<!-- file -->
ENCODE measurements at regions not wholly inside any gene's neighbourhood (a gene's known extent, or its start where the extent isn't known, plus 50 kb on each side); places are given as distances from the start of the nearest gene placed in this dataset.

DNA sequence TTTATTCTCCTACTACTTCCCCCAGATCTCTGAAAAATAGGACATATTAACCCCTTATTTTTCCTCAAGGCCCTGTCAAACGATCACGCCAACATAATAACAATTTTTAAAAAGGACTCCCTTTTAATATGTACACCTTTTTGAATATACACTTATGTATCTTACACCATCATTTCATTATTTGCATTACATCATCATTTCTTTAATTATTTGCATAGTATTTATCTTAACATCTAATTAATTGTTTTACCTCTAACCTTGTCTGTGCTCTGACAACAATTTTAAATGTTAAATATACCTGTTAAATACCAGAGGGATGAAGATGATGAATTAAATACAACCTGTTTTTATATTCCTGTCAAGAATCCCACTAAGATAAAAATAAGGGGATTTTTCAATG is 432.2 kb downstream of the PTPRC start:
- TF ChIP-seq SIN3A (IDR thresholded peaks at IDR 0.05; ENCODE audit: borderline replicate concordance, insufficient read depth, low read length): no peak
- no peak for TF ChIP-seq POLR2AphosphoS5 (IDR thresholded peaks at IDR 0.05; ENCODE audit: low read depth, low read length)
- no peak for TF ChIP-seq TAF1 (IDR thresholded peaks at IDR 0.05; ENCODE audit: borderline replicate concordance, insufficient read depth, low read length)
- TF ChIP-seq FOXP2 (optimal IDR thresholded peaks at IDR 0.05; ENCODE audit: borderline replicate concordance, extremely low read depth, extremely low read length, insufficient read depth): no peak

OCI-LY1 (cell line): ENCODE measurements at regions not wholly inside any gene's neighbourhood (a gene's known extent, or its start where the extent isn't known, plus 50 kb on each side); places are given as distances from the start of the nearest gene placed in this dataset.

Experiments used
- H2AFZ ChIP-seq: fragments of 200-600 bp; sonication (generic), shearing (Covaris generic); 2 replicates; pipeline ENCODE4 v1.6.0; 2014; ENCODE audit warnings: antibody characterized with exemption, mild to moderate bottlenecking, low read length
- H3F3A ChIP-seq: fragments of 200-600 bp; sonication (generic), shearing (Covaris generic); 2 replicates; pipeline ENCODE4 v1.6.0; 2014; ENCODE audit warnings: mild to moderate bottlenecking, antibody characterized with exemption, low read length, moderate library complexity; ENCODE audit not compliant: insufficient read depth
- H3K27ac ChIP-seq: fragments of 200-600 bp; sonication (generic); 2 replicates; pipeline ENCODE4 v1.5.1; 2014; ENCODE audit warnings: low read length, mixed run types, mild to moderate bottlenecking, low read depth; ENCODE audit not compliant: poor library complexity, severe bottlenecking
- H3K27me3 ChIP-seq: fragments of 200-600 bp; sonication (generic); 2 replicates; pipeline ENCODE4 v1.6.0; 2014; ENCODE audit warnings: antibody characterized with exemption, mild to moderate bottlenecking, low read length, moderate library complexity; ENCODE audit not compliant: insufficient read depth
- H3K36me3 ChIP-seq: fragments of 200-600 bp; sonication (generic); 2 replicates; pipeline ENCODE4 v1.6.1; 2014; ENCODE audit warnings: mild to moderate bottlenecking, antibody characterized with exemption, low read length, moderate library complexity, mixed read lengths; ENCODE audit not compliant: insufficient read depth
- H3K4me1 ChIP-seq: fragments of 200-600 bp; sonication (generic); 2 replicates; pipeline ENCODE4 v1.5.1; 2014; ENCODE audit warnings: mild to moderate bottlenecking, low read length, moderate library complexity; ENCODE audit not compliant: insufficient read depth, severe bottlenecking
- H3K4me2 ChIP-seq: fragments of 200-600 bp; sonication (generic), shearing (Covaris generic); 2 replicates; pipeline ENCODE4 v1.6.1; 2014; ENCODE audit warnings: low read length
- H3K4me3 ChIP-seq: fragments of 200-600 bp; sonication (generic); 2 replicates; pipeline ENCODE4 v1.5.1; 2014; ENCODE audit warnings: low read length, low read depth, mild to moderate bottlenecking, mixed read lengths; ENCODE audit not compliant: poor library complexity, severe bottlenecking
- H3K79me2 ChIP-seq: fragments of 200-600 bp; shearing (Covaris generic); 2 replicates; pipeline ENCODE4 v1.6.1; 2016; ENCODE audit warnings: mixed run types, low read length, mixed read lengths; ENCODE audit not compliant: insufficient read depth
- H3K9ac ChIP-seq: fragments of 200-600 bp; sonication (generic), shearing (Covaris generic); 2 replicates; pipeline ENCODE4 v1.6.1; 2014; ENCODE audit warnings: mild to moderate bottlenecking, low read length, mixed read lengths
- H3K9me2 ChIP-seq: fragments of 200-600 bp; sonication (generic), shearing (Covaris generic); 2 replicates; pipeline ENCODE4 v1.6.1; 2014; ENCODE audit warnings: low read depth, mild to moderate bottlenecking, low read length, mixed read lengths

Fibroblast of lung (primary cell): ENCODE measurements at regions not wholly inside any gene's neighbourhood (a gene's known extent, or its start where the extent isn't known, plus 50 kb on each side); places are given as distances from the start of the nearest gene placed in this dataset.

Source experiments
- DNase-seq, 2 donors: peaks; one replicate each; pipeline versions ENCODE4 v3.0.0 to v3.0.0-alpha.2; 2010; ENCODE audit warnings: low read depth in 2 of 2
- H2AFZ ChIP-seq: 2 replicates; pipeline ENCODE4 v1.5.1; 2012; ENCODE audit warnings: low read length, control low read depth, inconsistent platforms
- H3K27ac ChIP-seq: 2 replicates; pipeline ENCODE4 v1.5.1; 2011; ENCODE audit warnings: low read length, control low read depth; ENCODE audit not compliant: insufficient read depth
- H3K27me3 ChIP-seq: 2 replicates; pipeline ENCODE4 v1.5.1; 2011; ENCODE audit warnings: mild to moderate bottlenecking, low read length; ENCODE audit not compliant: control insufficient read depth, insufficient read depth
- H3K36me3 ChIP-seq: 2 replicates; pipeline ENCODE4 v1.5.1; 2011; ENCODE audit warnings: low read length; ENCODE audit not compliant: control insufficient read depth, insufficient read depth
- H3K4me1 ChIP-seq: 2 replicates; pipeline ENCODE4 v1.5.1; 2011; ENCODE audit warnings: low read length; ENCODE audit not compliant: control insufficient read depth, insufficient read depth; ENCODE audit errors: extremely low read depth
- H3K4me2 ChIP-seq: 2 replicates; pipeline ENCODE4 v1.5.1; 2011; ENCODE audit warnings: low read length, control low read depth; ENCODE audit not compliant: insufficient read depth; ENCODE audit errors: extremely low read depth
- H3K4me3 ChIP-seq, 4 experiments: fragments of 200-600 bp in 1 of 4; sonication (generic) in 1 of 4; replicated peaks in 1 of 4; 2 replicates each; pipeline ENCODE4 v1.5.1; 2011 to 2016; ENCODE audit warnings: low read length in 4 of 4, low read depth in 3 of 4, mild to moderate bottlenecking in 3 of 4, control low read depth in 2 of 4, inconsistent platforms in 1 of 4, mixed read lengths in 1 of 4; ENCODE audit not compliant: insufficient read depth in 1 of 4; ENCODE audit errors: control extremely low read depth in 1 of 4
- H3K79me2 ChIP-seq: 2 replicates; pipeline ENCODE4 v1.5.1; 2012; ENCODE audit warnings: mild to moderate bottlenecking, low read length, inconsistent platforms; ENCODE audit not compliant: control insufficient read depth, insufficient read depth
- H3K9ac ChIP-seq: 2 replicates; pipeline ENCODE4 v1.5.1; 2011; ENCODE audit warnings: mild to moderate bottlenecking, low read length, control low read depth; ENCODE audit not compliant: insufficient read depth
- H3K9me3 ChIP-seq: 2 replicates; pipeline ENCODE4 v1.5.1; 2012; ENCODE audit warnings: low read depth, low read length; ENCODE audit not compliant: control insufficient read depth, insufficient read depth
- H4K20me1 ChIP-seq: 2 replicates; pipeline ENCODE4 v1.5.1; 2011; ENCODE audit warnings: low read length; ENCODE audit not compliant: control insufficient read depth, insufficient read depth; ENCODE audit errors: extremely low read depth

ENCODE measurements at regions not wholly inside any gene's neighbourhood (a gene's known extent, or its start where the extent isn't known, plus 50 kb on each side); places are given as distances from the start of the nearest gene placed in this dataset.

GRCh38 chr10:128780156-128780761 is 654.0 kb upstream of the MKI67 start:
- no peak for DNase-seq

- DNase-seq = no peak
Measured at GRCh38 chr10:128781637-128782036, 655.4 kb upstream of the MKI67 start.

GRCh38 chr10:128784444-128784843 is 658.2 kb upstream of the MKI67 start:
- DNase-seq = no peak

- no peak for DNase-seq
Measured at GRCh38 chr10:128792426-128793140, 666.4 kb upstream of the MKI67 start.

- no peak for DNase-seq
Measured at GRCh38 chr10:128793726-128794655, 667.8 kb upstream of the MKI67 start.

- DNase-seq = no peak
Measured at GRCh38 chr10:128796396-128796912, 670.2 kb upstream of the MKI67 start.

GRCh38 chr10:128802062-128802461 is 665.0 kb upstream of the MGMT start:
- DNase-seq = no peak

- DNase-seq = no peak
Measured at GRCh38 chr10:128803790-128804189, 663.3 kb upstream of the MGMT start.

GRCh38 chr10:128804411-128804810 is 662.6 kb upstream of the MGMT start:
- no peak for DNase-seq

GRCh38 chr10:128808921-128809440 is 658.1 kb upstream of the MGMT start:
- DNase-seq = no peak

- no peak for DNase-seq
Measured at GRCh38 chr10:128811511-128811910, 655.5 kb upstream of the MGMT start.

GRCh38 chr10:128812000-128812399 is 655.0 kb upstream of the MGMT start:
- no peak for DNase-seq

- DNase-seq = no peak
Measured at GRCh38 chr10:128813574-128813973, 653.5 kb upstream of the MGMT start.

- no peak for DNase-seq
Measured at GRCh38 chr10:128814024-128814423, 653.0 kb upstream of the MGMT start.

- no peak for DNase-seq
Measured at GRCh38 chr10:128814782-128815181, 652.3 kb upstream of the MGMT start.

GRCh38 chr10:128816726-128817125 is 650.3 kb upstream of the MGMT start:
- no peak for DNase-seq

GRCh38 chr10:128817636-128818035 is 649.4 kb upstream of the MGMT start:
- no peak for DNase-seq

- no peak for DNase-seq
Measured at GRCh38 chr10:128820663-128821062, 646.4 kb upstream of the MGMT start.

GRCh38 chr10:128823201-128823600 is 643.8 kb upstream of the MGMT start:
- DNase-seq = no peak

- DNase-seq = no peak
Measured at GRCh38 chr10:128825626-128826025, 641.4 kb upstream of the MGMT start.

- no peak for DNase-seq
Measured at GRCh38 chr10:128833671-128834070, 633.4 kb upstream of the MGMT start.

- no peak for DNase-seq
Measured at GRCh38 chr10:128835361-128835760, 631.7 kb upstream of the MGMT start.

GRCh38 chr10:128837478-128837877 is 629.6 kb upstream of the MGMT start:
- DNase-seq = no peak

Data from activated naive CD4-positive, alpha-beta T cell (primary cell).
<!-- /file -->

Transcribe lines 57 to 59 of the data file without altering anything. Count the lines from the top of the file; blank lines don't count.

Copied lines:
GRCh38 chr10:128812000-128812399 is 655.0 kb upstream of the MGMT start:
- no peak for DNase-seq

- DNase-seq = no peak